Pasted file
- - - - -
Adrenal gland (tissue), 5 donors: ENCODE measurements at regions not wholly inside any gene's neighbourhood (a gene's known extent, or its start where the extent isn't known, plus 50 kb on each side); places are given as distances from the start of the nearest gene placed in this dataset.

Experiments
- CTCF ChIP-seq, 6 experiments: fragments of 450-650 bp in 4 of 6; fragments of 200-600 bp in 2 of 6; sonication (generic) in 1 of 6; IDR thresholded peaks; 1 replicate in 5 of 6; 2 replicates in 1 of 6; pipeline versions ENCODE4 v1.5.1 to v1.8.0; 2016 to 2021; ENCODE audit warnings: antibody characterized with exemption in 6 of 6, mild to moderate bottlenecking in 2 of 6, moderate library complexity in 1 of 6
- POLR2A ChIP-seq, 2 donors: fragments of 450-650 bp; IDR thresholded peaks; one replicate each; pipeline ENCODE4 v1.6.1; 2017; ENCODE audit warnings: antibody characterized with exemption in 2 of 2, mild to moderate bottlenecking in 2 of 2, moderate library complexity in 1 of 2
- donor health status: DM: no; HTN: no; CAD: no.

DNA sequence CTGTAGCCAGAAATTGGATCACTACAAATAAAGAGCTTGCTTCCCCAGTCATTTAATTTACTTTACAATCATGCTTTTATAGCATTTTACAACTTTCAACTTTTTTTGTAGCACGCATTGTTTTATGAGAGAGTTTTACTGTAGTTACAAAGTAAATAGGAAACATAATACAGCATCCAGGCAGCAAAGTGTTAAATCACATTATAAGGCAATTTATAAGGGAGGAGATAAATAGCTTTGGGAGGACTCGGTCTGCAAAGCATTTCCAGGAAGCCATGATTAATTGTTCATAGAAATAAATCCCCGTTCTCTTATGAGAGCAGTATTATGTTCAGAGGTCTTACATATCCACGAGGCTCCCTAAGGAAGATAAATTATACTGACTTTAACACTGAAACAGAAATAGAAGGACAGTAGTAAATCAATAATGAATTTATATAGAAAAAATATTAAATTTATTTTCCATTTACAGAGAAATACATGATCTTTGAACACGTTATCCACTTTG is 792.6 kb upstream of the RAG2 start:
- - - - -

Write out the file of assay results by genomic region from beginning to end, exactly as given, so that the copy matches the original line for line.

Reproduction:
Adrenal gland (tissue), 5 donors: ENCODE measurements at regions not wholly inside any gene's neighbourhood (a gene's known extent, or its start where the extent isn't known, plus 50 kb on each side); places are given as distances from the start of the nearest gene placed in this dataset.

Experiments
- CTCF ChIP-seq, 6 experiments: fragments of 450-650 bp in 4 of 6; fragments of 200-600 bp in 2 of 6; sonication (generic) in 1 of 6; IDR thresholded peaks; 1 replicate in 5 of 6; 2 replicates in 1 of 6; pipeline versions ENCODE4 v1.5.1 to v1.8.0; 2016 to 2021; ENCODE audit warnings: antibody characterized with exemption in 6 of 6, mild to moderate bottlenecking in 2 of 6, moderate library complexity in 1 of 6
- POLR2A ChIP-seq, 2 donors: fragments of 450-650 bp; IDR thresholded peaks; one replicate each; pipeline ENCODE4 v1.6.1; 2017; ENCODE audit warnings: antibody characterized with exemption in 2 of 2, mild to moderate bottlenecking in 2 of 2, moderate library complexity in 1 of 2
- donor health status: DM: no; HTN: no; CAD: no.

DNA sequence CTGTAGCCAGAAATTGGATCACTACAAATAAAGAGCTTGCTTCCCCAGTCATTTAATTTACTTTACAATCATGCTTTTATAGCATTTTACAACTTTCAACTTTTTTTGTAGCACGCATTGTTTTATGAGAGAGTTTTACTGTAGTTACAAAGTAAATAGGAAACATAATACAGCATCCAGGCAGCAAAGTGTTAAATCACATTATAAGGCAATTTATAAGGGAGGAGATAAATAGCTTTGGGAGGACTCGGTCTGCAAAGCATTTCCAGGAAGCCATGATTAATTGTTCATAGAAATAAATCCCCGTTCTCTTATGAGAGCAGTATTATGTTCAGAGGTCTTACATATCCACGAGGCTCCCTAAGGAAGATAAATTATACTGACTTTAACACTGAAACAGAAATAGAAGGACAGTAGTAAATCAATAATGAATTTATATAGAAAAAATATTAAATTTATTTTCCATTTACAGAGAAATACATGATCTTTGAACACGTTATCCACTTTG is 792.6 kb upstream of the RAG2 start: